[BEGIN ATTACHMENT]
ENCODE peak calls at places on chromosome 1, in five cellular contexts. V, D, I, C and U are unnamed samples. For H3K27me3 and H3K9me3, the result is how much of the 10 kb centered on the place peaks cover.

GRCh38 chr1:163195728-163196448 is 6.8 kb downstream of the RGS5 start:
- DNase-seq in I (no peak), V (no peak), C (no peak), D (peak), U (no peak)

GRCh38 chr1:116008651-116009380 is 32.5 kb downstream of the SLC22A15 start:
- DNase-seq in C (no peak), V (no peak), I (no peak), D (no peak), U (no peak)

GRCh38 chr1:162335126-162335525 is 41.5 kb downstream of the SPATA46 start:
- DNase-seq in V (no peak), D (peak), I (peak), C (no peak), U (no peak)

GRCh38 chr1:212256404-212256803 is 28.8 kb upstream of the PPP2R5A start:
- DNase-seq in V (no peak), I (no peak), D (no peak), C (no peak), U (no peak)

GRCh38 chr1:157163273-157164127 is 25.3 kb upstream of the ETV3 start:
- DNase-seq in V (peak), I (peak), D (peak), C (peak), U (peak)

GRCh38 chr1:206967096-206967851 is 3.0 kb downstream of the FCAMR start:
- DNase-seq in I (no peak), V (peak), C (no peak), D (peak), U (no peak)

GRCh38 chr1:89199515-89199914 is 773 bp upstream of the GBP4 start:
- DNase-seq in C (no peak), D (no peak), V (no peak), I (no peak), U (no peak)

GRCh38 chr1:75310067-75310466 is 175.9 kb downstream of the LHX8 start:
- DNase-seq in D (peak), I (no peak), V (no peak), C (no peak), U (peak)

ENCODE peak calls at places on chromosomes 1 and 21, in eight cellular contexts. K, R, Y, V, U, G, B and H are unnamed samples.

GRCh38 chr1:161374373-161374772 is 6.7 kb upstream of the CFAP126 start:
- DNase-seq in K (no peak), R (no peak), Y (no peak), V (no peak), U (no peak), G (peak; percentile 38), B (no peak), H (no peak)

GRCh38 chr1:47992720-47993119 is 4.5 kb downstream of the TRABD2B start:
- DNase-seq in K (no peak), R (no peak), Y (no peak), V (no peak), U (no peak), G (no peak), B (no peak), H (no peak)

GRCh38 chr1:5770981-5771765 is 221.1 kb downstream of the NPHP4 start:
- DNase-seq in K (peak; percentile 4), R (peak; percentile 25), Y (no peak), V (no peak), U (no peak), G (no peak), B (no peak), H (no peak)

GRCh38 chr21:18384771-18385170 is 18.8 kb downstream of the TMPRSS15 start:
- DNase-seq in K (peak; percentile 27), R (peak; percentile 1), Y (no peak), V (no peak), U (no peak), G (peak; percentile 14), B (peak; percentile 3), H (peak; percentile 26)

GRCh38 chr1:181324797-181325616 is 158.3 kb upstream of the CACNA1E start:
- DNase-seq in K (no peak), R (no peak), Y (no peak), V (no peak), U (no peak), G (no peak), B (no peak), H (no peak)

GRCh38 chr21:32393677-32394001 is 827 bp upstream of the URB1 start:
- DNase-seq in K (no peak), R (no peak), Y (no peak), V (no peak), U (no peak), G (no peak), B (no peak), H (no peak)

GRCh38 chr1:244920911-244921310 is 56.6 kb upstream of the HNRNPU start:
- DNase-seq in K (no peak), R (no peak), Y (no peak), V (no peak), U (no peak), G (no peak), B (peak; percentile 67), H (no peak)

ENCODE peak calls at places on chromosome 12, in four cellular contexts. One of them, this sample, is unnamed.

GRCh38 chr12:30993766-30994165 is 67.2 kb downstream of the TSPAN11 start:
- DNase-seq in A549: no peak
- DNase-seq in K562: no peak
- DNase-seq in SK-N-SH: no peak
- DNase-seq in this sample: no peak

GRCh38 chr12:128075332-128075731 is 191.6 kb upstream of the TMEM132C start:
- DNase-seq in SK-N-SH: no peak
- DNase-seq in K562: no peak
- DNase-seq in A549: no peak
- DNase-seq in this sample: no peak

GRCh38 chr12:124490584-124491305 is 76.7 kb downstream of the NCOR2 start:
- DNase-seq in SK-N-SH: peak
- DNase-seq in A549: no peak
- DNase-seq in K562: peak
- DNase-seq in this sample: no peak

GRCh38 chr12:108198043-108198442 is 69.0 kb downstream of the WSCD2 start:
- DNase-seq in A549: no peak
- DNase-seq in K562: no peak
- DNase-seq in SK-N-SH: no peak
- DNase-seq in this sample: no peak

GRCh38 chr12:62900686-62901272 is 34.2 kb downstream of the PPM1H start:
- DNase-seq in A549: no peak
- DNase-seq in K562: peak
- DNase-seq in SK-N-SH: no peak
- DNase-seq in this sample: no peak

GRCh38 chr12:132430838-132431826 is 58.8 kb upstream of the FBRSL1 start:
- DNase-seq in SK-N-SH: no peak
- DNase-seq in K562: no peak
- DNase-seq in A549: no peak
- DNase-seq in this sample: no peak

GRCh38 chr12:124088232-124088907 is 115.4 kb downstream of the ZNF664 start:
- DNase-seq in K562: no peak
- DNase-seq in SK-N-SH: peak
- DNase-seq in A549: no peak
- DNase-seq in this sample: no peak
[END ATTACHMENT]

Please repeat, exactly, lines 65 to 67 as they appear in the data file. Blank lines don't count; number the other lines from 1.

- DNase-seq in K562: no peak
- DNase-seq in SK-N-SH: peak
- DNase-seq in A549: no peak